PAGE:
Results from the MATRIX study show that the high detection accuracy of DX single-lead implantable cardioverter defibrillator (ICD) systems for atrial fibrillation (AF) episodes (99.7% for ≥1h episodes) in combination with the strong transmission performance of Biotronik home monitoring allows for reliable guideline-recommended remote monitoring of subclinical AF. The findings were published in Europace earlier this week.
MATRIX evaluated the utility of the DX-ICD system (atrial signal detection via a floating dipole integrated in the ICD lead) for remotely monitoring atrial high-rate episodes (AHRE) and their duration progression. In addition, the study analysed the clinical implications of AHRE detection and progression. The outcome of the study should be interpreted in the context of the 2020 European Society of Cardiology’s guidelines on AF which recommend remote monitoring of device-detected AHRE and provide further guidance depending on the AF burden along pre-specified duration strata.
The study was led by Gerhard Hindricks (Deutsches Herzzentrum der Charité, Berlin, Germany) and Andreas Bollmann (Heart Centre Leipzig, Leipzig, Germany), as coordinating investigators, and sponsored by Biotronik. The international, multicentre registry enrolled 2,054 DX-ICD patients in 119 sites across 24 countries. Patients were followed for 24 months under real-life conditions, i.e., participating centres followed their routine follow-up scheme.
“We know that AF is associated with an up to five-fold increase in the risk of stroke, an up to 3.5-fold higher all-cause mortality and that the timely initiation of anticoagulation therapy helps to prevent stroke. Yet, the often-asymptomatic nature of AF hampers its diagnosis and treatment,” commented Hindricks. “Our analysis shows that you can detect and monitor AHRE with high accuracy in single-chamber ICD patients using DX technology. Together with the proven transmission reliability of home monitoring, this supports a reliable AHRE burden monitoring, as recommended by current guidelines.”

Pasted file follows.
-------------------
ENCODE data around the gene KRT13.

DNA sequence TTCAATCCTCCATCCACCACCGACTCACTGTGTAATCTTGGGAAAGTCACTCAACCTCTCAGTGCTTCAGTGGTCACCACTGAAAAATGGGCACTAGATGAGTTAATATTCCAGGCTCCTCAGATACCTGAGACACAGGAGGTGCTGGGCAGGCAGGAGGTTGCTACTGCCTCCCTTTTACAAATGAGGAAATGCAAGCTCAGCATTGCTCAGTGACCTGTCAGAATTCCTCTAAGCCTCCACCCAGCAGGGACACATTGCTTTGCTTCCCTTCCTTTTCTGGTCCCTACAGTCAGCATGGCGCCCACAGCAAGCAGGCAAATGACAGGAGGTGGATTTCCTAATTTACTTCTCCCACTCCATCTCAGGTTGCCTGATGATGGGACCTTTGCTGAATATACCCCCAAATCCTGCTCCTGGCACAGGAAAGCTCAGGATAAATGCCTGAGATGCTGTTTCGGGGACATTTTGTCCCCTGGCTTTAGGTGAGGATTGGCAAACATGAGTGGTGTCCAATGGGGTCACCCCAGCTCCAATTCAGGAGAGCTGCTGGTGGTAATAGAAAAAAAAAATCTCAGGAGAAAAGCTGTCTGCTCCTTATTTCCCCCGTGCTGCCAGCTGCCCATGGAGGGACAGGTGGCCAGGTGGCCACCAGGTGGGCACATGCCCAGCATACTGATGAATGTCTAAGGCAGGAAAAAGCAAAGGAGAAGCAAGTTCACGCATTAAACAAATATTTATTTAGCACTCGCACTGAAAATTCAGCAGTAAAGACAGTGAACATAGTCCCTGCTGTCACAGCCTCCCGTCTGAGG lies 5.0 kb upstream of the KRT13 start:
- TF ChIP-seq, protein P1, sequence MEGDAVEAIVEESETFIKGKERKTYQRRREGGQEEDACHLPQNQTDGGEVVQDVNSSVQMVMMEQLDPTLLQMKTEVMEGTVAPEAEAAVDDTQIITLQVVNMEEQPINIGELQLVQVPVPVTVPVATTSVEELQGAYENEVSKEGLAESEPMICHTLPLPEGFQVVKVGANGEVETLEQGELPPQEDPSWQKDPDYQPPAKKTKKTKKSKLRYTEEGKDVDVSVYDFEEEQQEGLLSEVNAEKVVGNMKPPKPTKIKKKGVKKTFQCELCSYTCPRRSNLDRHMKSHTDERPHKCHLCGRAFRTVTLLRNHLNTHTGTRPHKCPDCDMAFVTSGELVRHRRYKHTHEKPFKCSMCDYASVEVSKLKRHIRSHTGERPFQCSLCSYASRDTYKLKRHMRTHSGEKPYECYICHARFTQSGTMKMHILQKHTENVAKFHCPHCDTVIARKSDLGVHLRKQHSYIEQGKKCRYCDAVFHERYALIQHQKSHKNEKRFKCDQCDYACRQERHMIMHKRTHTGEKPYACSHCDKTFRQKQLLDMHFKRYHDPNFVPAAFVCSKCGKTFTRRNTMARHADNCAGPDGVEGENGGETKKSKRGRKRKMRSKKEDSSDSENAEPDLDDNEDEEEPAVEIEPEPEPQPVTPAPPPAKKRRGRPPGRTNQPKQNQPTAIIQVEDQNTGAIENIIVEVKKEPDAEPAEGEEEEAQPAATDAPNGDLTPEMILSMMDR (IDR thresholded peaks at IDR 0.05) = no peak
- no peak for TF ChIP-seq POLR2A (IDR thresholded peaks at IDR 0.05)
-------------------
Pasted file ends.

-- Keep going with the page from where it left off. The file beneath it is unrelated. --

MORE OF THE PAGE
In addition, MATRIX underlined the clinical relevance of continuous AHRE monitoring. “New-onset AHRE is not rare and the need for clinical action increases with longer episodes. In our study, 69% of the patients that presented with new-onset AHRE had episodes of one hour or longer by the end of follow-up,” said Bollmann. “Given that those patients mostly have a mid-to-high CHA2DS2-VASc stroke risk, they could profit from a timely prescription of anticoagulants if a net clinical benefit can be anticipated.”
“As the largest clinical evaluation of the DX technology to date, the MATRIX study has clearly proven, under real-world conditions, that DX-ICDs together with Biotronik home monitoring can provide clinically-relevant benefits that support physicians in making the right decisions for their single-chamber ICD patients—timely, and consistent with current medical guidelines,” added David Hayes, chief medical officer at Biotronik.